Mark Gatiss

Mark Gatiss

Date of birth: 17-10-1966
Darlington-born Mark Gatiss is a quarter of The League Of Gentlemen alongside Steve Pemberton, Reece Shearsmith and Jeremy Dyson (who writes, but does not perform)

They net at Bretton Hall drama school in their late teens, and began performing a sketch show at London’s Cockpit Theatre in 1995, soon afterwards landing a residency at the Canal Café pub theatre, which compelled them to create new material at a fast pace.

In 1997 they won the Perrier, and their subsequent radio series On the Town with The League of Gentlemen, set in the fictional town of Spent, won a Sony Award.

In 1999 the League moved to television – and Royston Vasey – with subsequent series in 2000 (including a typically sinister Christnmas special) and 2002; plus a feature-length film, The League of Gentlemen's Apocalypse, in 2005.

On stage, they toured large regional theatres in 2000, had a six-week run at the Theatre Royal Drury Lane in spring 2003, and toured a pantomime-themed show The League of Gentlemen Are Behind You in 2005.

Outside of the League, Gatiss has written for the revival of Randall and Hopkirk (Deceased), script edited Little Britain and appeared in Nighty Night, Footballer’s Wives and the BBC One 2006 adaptation of Wind In The Willows, as Ratty, among many other roles. He’s also appeared in the West End play art in 2003, alongside his League Of Gentlemen costars.

In 2006, he was awarded an honorary doctorate of letters by the University of Huddersfield

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The Unfriend

Review of Steven Moffat's new comedy play with Reece Shearsmith, Amanda Abbington and Frances Barber

Steven Moffat is best known as the showrunner on Doctor Who, Sherlock and Dracula – but those with longer memories will remember the ensemble twentysomething comedy Coupling and maybe even the semi-autobiographical Joking Apart.

It is that sitcom discipline that defines his first stage play, The Unfriend, which boasts a ruthlessly efficient devotion to the punchline and a relentless urgency in ratcheting up the awkward tension. Every second or third line of this farcical modern comedy of manners is a gag, amplified by similarly tight performances.

Reece Shearsmith and Amanda Abbington play archetypal middle Englanders Peter and Debbie, an uptight  couple who hide their emotional reticence behind a superficially polite good nature. While on a cruise away from their surly teenagers, they meet Elsa Jean Krakowski, a brash, Trump-supporting  American who’s everything they are not: gregarious, optimistic, direct… and most possibly a serial killer.

This they only discover after she cashes in the usually empty promise of reuniting sometime after the holiday and  rocks up as an unwelcome guest at their comfortable West London house. After she gets inside No 9 (a nice in-joke that this is their address), the Brits try to confront their unwanted visitor, but are held back by their socially-conditioned good manners.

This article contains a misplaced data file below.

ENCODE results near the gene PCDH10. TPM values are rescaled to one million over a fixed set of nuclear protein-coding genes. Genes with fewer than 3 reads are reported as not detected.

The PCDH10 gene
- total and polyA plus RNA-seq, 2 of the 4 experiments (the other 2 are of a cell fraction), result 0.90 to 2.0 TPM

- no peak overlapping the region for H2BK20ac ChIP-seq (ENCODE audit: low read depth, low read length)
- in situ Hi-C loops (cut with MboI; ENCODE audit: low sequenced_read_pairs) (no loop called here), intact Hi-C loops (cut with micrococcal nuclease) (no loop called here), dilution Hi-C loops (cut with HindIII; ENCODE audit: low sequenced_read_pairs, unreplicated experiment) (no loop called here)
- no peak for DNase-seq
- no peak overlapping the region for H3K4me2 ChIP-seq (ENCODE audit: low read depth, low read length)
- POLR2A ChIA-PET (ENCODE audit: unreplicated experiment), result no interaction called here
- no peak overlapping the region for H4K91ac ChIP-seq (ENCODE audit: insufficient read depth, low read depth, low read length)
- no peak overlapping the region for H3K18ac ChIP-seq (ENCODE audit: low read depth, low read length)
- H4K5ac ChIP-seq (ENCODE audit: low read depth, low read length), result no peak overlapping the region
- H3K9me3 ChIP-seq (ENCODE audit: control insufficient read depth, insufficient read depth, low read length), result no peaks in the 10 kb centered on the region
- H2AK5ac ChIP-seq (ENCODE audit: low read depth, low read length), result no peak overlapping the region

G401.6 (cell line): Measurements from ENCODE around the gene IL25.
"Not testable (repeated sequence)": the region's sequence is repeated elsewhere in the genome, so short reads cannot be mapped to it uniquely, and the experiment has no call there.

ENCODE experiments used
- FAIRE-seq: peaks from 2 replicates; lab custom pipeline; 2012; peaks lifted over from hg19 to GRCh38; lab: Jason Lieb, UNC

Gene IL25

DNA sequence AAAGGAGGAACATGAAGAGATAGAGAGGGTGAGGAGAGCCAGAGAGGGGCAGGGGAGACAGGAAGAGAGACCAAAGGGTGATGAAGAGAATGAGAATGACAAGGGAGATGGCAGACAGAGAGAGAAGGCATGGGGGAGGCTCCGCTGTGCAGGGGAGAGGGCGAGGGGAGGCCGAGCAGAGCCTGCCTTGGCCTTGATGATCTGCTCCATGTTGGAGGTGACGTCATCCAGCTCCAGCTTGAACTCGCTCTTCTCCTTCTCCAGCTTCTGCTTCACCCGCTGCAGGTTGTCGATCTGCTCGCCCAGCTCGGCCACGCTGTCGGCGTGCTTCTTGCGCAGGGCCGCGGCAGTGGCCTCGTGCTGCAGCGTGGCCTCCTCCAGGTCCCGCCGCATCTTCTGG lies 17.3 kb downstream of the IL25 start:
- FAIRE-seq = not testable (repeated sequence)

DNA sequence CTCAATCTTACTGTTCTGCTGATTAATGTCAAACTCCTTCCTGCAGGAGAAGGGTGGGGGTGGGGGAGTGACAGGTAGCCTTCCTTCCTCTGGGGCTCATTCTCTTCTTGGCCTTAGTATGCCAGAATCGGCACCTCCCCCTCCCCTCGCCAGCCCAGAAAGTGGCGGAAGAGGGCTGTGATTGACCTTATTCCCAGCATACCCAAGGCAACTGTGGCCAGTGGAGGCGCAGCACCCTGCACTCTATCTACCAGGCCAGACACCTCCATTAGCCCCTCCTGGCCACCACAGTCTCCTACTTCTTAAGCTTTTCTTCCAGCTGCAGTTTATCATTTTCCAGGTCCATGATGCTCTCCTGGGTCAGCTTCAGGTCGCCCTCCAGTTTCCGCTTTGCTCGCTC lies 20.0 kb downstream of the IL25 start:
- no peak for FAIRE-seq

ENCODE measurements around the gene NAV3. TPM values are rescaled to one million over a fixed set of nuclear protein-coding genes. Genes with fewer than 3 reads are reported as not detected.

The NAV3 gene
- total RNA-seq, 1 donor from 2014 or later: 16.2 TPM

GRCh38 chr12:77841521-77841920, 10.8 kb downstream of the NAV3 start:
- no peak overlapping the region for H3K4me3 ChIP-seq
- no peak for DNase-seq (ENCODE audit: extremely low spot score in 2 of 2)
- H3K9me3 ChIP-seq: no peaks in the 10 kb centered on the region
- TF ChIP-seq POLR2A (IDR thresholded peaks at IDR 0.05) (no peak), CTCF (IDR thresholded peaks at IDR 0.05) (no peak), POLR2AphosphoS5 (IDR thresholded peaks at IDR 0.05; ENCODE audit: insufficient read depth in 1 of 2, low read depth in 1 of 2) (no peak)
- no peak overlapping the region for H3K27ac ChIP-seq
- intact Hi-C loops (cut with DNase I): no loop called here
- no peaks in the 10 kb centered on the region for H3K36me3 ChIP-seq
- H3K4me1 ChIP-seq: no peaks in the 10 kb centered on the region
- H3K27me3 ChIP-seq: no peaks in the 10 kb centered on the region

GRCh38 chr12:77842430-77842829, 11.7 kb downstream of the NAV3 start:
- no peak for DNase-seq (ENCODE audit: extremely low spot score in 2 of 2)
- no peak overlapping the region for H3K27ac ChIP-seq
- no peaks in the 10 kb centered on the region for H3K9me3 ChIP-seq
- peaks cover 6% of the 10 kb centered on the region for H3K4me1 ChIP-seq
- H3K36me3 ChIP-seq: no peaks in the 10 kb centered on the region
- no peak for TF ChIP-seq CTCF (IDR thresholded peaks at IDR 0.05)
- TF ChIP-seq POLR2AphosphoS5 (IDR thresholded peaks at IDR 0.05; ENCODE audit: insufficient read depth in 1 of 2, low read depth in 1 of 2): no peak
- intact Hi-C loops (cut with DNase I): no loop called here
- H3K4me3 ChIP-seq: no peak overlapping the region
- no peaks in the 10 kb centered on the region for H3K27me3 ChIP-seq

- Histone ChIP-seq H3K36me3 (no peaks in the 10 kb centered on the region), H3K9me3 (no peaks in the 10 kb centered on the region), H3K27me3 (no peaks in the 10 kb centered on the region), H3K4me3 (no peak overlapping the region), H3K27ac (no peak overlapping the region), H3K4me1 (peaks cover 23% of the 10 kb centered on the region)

The premise is brilliant in its simplicity, pitching the brutally frank American against her indirect transatlantic cousins, and hugely effective in its laugh-filled execution.

At times, Frances Barber, below, channels the waspish bluntness of Joan Rivers, such as the line describing an overweight woman as having ‘such a pretty face - if you can find it’ and seems to be revelling in every blunt, direct lune.

Frances Barber in The Unfriend

Meanwhile, Shearsmith’s Peter is a natural pessimist – ‘happiness is misinformation’, he believes – and Abbington’s Debbie a weary realist, at least until her exasperation at the situation explodes.  But mostly the couple – Peter especially – are left to squirm on their own etiquette as they struggle to confront the situation they know needs confronting, but can’t bring themselves to bear

For all the horrors Elsa is believed to have committed, and the manipulative force she exerts on her hosts, she also proves a breath of fresh air as she inveigles herself into the middle-class household. ‘Killer Poppins’ Debbie calls her, as she transforms their taciturn, warring and farting teenagers Alex and Rosie (Gabriel Howell and Maddie Holliday) into engaged, likeable young adults. Although the uncertainty about whether she is a benign or evil force taking over their lives does come at the expense of fully ratcheting up the tension.

By way of contrast to Elsa’s larger-than-life presence, Michael Simkins brings suburban tedium as the neighbour obsessed with the dull practicalities of sharing a boundary. And no farce would be complete without an authority figure, here a scene-stealing policeman played by Marcus Onilude.

There’s a slight satirical edge to the script, too, from Elsa urging her reluctant hosts to ignore facts over their ‘lived experience’ and a commentary on how we come to so easily accept extreme situations as the ‘new normal’. But making points comes a distant second to making jokes, and laughs flow thick and fast.

Director Mark Gatiss – Shearsmith’s League Of Gentleman colleague and Moffat’s Sherlock collaborator – keeps such a strict rein on the pace that he even ekes a sight gag out of a scene change, while otherwise allows the script to pop and fizz unfussily.

When so many plays are self-consciously 'about' something, it’s something of a throwback to simply play social awkwardness for laughs. But Moffat’s taut scripts and all the actors, especially Shearsmith, do so with such assured effectiveness that laughs are guaranteed… a harder act to pull off than this lot make it seem.

• The Unfriend is at the Chichester Festival Theatre's Minerva Theatre until July 9. Tickets

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Published: 27 May 2022



Claire Nightingale
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